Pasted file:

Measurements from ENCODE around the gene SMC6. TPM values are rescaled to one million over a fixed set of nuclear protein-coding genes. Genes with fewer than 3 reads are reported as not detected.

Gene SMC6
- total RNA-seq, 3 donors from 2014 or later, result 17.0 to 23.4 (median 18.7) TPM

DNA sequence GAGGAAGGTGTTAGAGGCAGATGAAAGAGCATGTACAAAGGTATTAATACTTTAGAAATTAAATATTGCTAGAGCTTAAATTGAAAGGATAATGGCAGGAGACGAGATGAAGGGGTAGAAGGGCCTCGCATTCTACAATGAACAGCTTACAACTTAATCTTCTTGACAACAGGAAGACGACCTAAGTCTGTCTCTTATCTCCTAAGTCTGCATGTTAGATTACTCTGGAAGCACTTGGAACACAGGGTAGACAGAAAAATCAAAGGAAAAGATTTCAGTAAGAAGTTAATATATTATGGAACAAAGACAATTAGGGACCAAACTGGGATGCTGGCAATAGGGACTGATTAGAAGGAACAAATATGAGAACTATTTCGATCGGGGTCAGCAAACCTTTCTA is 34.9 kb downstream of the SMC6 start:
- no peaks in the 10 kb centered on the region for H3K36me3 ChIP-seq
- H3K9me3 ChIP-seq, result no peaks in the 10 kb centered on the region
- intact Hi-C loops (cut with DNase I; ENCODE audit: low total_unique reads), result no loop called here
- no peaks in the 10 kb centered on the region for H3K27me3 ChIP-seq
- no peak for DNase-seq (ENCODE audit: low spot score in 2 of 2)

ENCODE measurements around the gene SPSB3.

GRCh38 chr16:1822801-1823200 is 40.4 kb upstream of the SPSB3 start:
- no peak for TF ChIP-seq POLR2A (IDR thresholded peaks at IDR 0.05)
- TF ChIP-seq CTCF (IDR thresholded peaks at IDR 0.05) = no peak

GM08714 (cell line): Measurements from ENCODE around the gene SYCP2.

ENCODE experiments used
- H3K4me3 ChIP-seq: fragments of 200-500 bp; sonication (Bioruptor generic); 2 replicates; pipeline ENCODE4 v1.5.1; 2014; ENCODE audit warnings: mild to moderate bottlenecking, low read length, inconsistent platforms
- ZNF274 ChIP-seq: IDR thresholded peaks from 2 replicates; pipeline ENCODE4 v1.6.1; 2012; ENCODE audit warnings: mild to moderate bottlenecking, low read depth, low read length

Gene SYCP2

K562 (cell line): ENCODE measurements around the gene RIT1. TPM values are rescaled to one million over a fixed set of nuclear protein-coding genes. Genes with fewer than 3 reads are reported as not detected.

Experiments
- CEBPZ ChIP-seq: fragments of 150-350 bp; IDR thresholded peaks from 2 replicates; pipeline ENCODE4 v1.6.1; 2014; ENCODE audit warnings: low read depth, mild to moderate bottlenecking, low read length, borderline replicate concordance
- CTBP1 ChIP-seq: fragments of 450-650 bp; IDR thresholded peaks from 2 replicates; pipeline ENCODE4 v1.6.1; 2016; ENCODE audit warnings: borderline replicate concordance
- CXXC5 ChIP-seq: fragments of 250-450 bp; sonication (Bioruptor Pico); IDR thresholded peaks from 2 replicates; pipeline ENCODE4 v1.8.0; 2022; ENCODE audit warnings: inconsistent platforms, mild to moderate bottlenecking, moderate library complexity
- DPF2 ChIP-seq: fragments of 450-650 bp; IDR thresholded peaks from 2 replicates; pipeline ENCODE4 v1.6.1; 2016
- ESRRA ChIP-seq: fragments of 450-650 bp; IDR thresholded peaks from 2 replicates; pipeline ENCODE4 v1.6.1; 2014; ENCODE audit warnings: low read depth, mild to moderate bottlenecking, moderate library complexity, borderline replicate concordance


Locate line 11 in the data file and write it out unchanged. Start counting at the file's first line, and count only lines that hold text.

GRCh38 chr16:1822801-1823200 is 40.4 kb upstream of the SPSB3 start: